By designing for the poorest people in the world, the One Laptop Per Child has developed a green machine with no peers. Radically lower power consumption, much less toxic crap. Here’s Mary-Lou Jepsen talking about it:
I had a conversation last night with my neighbour, who tells me that 80% of food production in the world is still done by bio power: horses, oxen, humans etc. But that there has been no innovation in tools for this kind of farming (ploughs, harrows etc) in about 100 years. Why? At least in part, because big agribiz companies want to control agriculture from seed to sale, and want as few farmers making decisions as possible. So: make farming expensive (machinery), and design farming technology (patented seeds, expensive fertilizers & pesticides) that help big companies control agriculture; not so that farming is better for farmers or people.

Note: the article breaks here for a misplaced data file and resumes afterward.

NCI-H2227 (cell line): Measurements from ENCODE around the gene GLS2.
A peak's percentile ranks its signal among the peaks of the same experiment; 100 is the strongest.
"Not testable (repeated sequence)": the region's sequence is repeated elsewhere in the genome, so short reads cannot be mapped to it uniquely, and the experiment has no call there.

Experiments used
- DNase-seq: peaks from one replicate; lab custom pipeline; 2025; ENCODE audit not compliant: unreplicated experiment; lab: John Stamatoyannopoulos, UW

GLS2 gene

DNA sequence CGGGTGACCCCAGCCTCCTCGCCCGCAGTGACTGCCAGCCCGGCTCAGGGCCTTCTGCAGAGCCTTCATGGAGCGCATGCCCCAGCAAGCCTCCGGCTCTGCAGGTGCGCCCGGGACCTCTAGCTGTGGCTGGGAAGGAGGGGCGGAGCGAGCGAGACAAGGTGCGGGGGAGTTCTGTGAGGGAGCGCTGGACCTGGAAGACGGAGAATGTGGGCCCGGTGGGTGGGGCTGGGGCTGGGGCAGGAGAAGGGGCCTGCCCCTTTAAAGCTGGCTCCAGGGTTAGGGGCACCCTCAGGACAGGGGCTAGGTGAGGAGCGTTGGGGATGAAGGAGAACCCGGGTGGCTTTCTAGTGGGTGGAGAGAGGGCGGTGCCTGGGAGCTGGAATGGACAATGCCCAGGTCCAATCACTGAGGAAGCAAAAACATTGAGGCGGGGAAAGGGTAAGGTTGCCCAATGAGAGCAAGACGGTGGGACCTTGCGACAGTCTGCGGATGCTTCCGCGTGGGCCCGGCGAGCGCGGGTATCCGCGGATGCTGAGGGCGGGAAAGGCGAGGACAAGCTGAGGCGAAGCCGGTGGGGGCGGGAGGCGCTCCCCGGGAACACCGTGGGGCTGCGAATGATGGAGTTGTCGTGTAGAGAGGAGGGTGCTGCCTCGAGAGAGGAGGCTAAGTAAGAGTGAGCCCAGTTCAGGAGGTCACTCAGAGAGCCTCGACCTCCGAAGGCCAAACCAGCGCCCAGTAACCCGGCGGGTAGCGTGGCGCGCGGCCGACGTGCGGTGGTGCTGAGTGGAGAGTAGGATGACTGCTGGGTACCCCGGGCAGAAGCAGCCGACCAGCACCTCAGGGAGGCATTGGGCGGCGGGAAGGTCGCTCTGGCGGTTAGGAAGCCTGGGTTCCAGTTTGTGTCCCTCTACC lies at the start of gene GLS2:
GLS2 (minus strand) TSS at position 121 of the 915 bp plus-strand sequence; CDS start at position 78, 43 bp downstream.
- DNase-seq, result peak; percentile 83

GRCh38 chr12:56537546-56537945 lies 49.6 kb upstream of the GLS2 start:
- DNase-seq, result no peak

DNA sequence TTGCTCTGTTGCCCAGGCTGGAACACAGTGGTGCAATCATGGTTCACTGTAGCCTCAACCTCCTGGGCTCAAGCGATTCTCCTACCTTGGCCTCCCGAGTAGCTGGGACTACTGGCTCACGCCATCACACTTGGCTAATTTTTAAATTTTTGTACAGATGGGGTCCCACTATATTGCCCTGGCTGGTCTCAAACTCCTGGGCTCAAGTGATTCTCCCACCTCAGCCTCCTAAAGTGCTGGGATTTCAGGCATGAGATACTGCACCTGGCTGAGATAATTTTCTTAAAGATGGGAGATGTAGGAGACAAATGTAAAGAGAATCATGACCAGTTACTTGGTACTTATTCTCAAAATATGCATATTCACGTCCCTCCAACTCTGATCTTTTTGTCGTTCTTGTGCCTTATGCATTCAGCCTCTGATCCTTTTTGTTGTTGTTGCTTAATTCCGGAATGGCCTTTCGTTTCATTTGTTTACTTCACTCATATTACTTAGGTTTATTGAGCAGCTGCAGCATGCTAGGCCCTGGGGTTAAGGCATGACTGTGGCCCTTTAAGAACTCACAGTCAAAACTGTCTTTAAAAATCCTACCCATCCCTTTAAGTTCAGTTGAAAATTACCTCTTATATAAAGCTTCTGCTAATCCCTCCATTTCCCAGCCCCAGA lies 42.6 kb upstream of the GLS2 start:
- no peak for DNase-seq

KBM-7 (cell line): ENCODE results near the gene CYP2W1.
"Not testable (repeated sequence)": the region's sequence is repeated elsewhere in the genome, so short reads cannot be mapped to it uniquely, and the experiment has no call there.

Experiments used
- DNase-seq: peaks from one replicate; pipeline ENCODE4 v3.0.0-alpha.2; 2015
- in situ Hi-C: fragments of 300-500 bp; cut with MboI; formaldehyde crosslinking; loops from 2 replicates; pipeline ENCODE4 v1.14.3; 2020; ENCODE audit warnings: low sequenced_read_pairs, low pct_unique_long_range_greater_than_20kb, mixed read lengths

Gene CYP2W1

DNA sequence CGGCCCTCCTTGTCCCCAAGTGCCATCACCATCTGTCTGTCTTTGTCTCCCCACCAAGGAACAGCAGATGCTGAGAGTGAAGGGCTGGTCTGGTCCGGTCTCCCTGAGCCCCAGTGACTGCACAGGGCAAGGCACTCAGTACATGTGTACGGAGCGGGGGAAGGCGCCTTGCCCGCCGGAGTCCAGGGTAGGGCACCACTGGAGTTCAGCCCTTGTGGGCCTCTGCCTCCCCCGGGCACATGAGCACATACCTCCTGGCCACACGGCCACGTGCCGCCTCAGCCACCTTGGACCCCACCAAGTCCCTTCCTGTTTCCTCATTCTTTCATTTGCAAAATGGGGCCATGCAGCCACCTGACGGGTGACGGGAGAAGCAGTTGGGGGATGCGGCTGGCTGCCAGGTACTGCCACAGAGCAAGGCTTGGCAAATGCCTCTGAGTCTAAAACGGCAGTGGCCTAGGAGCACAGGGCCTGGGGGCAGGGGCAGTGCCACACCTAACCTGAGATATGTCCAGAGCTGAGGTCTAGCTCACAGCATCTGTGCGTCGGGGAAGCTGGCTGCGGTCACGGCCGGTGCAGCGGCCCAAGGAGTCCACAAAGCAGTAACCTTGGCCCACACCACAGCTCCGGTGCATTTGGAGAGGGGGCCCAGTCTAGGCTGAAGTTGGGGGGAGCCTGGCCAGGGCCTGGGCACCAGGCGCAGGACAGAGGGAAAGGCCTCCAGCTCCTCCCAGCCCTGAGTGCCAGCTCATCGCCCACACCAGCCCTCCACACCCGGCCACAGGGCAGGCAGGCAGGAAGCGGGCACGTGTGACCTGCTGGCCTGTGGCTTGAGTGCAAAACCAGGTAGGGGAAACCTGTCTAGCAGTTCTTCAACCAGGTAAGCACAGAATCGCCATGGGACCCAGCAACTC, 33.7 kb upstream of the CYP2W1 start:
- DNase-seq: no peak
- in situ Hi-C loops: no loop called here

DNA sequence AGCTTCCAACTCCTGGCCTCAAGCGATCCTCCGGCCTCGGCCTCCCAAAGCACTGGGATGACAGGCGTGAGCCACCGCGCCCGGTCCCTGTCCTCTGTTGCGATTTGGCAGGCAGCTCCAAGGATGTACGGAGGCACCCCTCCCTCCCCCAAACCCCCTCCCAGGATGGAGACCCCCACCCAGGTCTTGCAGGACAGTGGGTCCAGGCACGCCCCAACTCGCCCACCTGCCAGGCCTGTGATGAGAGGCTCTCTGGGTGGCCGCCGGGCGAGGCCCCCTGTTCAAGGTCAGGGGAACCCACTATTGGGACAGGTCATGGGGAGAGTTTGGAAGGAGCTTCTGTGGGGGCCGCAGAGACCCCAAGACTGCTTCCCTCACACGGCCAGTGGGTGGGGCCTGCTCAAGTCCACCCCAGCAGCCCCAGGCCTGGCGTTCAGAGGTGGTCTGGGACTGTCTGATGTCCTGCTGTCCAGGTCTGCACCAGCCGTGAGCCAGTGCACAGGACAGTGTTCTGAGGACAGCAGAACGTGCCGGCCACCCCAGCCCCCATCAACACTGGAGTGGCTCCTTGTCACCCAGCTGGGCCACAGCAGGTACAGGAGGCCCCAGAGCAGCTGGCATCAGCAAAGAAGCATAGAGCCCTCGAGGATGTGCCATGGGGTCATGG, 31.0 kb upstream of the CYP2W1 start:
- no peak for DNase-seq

In a conversation two nights ago with some other friends, we were talking about the inherent conflict in the pharma business: between: the fiduciary responsibility to increase profits every year; and the public good. These are not mutually exclusive; but neither are the aligned, and making money trumps public good, by definition, in publicly traded companies. That’s how they work – to run them otherwise is actually illegal. So we were just postulating: what if a new kind of pharma “company” came along, with public good as its mandate, rather than profit?
How are all these things related? OLPC is a non-profit project that may have developed the most revolutionary advance in the technology of personal computing we’ve seen in years, and it did so in a non-profit model, by developing for the poorest.
The poorest people in the world use farm technologies no one is spending much time developing improvements to; agriculture R&D goes to: biotech, pesticides, herbicides, and probably a little bit to machinery. What happens if a non-profit effort develops around making ancient farming tools and techniques more efficient?
And for pharma, same question: why can’t we think of organizing our drug system in a way that prioritizes health, rather than profit? What would it look like? What would the results be?